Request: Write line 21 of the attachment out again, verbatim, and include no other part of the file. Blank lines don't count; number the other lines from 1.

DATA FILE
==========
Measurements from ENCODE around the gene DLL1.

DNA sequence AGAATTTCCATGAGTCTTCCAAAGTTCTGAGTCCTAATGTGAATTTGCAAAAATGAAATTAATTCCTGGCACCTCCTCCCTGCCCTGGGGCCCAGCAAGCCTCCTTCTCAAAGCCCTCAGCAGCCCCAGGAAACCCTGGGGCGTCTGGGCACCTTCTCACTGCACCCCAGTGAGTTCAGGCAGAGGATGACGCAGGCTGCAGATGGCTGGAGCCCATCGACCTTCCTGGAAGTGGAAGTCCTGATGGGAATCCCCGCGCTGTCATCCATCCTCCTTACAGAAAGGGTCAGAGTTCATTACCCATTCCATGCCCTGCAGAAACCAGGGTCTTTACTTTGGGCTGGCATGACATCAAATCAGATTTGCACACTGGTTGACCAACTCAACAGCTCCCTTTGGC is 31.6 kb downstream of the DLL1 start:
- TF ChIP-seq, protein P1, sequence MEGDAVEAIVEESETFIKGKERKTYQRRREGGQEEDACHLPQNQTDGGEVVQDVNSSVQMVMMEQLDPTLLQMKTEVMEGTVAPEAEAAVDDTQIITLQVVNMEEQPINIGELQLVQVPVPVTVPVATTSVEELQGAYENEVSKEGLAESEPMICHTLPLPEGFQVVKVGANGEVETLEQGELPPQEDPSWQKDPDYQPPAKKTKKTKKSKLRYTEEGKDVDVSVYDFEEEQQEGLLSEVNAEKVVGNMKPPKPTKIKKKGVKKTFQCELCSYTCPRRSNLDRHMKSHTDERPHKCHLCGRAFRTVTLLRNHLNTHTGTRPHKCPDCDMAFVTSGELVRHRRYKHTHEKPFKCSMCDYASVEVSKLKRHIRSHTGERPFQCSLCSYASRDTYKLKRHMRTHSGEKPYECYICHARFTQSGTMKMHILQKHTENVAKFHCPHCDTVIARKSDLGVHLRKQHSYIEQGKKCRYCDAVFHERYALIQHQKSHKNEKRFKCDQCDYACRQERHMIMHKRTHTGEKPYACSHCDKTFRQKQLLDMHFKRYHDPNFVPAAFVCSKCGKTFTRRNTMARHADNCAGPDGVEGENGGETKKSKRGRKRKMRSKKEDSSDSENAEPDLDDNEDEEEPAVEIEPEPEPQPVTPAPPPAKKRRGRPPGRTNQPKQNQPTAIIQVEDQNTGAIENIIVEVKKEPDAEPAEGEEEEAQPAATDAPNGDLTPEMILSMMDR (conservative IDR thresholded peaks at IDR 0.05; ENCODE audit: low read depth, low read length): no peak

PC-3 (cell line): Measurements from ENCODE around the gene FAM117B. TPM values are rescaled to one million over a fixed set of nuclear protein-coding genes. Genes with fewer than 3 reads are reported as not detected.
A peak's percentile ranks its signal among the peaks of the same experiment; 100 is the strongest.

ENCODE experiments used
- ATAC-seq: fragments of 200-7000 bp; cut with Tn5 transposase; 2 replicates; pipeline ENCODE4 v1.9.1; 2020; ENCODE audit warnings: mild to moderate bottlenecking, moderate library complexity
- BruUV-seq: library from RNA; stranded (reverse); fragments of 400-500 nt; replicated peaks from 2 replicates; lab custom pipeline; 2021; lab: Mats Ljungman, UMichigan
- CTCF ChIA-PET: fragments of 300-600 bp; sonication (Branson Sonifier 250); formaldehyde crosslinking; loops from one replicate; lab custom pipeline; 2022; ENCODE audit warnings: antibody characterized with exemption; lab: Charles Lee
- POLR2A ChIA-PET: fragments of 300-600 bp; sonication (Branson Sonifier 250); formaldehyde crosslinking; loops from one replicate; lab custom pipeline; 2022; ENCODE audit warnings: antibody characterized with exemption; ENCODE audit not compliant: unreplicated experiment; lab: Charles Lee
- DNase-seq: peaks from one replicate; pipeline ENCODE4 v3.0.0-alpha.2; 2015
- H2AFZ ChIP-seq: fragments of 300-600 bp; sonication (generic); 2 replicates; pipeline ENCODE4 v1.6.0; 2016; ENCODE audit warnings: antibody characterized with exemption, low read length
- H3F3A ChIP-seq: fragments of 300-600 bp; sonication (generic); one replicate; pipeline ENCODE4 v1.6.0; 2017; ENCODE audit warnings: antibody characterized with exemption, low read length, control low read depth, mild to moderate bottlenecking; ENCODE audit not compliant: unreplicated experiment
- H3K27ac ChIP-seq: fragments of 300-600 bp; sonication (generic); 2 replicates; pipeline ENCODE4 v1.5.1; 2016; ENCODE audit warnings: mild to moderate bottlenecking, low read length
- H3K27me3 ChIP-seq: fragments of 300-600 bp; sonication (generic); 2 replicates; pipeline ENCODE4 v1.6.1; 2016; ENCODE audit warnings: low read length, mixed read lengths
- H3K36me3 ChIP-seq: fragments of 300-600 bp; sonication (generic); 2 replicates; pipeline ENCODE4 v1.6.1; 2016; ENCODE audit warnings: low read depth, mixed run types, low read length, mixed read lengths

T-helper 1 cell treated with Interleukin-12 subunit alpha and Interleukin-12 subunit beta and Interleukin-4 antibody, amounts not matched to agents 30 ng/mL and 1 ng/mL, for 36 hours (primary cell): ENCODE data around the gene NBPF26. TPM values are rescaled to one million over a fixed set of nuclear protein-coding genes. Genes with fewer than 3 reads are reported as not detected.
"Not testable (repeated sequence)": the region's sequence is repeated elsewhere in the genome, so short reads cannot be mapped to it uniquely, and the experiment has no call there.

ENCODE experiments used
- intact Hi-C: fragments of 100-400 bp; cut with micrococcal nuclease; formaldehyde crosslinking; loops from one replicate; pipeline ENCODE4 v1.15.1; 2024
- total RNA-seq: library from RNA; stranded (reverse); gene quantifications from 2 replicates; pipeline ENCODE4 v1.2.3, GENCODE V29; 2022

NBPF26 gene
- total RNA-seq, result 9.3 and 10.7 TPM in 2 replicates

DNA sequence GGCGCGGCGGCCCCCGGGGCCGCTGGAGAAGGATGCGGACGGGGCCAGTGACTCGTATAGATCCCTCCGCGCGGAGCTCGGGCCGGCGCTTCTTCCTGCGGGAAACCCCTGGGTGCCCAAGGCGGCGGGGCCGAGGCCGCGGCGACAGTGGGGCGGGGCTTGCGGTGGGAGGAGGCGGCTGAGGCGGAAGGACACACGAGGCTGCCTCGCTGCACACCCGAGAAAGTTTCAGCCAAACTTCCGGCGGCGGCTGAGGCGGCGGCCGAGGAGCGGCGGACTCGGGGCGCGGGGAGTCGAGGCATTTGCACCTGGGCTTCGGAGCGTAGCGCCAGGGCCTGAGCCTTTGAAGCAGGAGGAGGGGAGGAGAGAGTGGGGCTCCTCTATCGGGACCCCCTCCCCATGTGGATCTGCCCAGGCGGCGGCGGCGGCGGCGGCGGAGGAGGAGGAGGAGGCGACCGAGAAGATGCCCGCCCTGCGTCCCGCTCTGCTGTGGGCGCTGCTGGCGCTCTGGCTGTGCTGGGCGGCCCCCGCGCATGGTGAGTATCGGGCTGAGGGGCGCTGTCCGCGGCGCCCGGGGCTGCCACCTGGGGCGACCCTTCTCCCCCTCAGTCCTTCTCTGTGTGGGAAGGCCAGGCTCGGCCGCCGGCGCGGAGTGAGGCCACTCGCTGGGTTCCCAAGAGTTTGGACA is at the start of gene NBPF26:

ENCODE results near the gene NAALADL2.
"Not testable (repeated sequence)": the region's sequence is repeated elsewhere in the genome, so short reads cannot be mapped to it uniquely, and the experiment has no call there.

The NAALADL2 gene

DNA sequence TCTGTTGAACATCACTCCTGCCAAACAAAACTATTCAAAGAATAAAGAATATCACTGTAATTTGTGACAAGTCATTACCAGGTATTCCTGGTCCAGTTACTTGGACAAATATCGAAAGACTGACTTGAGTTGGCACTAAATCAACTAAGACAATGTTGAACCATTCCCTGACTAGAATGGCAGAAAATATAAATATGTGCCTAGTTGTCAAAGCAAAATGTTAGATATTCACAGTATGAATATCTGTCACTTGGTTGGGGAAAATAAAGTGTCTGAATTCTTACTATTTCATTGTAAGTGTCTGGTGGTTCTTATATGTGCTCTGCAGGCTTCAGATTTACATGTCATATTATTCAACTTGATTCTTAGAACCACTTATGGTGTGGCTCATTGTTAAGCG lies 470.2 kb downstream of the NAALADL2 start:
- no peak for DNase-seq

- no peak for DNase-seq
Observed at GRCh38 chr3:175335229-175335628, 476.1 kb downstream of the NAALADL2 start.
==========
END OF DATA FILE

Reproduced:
- total RNA-seq: library from RNA; stranded (reverse); gene quantifications from 2 replicates; pipeline ENCODE4 v1.2.3, GENCODE V29; 2022